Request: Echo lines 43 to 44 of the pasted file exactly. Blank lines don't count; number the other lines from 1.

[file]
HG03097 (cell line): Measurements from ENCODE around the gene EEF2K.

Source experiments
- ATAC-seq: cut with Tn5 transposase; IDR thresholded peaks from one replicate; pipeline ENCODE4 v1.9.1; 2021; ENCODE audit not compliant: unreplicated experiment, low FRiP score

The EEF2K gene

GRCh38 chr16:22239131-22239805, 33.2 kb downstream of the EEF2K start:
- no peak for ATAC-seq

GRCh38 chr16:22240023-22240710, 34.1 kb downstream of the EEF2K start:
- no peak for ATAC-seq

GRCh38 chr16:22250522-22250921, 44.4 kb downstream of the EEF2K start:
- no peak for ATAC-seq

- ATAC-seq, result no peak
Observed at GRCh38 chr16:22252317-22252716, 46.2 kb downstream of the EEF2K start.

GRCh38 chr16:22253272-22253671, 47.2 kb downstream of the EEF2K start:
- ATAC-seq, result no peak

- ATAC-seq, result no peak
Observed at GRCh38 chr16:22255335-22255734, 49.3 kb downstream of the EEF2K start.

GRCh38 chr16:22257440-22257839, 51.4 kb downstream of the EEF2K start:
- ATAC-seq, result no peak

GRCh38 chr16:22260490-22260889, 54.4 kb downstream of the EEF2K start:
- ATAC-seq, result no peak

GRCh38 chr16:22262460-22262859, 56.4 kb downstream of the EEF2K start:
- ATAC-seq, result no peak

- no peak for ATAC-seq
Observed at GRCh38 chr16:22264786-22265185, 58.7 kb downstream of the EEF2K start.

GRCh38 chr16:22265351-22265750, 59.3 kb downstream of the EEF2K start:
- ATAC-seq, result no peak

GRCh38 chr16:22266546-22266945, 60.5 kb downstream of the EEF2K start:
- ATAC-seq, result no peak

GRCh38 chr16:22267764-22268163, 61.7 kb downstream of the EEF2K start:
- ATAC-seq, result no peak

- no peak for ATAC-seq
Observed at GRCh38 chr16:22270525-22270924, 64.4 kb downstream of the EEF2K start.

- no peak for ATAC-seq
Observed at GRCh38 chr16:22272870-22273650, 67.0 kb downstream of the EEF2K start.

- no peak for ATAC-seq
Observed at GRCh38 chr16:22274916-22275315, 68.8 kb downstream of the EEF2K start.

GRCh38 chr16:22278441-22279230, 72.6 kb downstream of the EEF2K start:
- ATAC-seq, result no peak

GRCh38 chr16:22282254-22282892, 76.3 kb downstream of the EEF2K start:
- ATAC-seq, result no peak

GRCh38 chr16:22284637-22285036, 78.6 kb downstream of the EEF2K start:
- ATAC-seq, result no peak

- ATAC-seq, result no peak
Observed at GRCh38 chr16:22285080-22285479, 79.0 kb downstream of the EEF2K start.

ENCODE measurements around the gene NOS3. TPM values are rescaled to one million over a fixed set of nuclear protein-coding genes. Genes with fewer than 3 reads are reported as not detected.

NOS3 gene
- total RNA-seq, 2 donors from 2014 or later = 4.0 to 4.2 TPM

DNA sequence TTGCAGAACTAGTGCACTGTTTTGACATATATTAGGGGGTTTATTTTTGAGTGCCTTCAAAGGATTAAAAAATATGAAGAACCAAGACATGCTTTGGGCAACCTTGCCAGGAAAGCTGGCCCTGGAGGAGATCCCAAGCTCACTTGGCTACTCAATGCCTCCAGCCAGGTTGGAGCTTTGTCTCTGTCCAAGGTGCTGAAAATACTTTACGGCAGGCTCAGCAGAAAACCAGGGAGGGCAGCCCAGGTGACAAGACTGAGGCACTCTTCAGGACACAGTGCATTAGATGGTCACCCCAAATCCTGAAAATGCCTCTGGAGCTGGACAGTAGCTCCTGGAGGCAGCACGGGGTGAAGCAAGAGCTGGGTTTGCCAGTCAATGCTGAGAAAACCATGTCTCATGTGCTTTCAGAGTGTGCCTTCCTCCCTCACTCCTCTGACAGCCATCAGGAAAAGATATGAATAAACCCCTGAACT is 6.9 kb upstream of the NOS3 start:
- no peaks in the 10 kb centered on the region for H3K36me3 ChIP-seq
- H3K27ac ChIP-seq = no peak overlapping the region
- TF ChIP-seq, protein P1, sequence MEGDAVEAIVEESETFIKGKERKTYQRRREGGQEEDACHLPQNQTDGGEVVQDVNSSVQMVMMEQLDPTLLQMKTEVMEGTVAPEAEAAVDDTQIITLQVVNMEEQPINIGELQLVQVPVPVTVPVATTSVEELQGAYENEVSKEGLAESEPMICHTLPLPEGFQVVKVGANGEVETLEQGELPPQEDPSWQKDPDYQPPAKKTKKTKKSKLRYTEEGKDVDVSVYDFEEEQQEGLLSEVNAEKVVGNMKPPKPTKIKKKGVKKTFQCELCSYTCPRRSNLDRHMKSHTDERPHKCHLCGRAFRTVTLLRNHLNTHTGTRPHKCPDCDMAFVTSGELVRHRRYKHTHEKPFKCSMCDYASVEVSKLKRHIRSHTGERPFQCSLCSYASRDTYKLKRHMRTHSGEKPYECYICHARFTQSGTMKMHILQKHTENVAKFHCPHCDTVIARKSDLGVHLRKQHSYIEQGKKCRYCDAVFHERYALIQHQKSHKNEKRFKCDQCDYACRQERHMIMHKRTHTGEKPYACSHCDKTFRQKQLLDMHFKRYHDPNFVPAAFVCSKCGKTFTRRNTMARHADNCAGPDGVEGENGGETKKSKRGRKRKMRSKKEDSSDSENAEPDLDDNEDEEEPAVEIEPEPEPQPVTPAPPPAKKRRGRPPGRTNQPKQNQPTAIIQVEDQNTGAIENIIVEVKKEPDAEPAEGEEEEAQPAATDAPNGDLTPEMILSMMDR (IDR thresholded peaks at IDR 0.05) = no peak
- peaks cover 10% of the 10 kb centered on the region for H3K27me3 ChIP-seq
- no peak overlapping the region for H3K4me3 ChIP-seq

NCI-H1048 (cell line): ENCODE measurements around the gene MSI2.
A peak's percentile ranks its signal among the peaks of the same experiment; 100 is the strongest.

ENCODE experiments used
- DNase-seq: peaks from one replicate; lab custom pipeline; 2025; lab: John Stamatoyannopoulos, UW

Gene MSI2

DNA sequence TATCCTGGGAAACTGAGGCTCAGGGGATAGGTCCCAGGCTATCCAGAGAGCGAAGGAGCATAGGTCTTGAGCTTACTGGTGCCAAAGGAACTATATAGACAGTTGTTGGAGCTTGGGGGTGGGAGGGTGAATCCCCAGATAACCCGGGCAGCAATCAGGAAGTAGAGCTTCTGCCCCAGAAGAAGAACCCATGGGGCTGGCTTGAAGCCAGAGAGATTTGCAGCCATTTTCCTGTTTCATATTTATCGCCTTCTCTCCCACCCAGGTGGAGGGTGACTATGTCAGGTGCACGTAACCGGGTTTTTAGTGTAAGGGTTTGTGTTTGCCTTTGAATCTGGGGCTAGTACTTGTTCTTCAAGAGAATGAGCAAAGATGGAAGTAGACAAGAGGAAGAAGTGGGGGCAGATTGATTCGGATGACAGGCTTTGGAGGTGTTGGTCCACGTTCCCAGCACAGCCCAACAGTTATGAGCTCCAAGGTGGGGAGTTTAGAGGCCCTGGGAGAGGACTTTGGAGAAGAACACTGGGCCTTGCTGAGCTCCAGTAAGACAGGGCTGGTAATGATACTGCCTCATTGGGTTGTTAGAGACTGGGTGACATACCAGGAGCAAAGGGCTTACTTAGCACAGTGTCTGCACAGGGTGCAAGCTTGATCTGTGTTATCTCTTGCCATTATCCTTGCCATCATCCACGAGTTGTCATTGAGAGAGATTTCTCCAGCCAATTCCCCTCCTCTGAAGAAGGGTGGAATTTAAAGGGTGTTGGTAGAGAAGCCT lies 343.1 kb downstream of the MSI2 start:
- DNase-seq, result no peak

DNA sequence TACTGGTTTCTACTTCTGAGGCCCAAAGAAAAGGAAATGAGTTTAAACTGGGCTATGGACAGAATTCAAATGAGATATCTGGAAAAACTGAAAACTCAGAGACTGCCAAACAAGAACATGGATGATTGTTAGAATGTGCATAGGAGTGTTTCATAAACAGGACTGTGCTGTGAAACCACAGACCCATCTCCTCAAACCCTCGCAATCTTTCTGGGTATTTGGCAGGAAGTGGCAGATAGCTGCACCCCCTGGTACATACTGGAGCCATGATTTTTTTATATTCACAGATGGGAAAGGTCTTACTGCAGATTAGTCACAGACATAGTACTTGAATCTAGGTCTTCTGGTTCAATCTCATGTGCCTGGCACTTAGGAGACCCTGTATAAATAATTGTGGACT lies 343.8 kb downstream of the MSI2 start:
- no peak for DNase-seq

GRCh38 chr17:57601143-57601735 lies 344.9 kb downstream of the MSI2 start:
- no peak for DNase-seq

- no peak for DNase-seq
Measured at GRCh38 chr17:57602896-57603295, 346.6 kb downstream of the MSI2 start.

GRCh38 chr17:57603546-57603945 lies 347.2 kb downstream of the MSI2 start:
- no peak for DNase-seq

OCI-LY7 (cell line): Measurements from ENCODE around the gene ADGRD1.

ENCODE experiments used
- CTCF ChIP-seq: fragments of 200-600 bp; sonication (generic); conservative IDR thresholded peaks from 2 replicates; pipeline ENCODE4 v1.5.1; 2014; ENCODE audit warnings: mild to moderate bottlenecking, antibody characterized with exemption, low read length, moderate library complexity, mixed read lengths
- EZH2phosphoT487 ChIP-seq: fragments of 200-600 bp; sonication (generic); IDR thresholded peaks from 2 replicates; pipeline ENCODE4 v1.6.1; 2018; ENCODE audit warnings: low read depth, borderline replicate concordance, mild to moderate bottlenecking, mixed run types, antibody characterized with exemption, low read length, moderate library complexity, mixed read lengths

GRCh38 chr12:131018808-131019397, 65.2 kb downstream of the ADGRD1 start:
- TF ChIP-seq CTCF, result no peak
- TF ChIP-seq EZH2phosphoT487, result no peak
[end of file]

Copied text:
- ATAC-seq, result no peak
Observed at GRCh38 chr16:22285080-22285479, 79.0 kb downstream of the EEF2K start.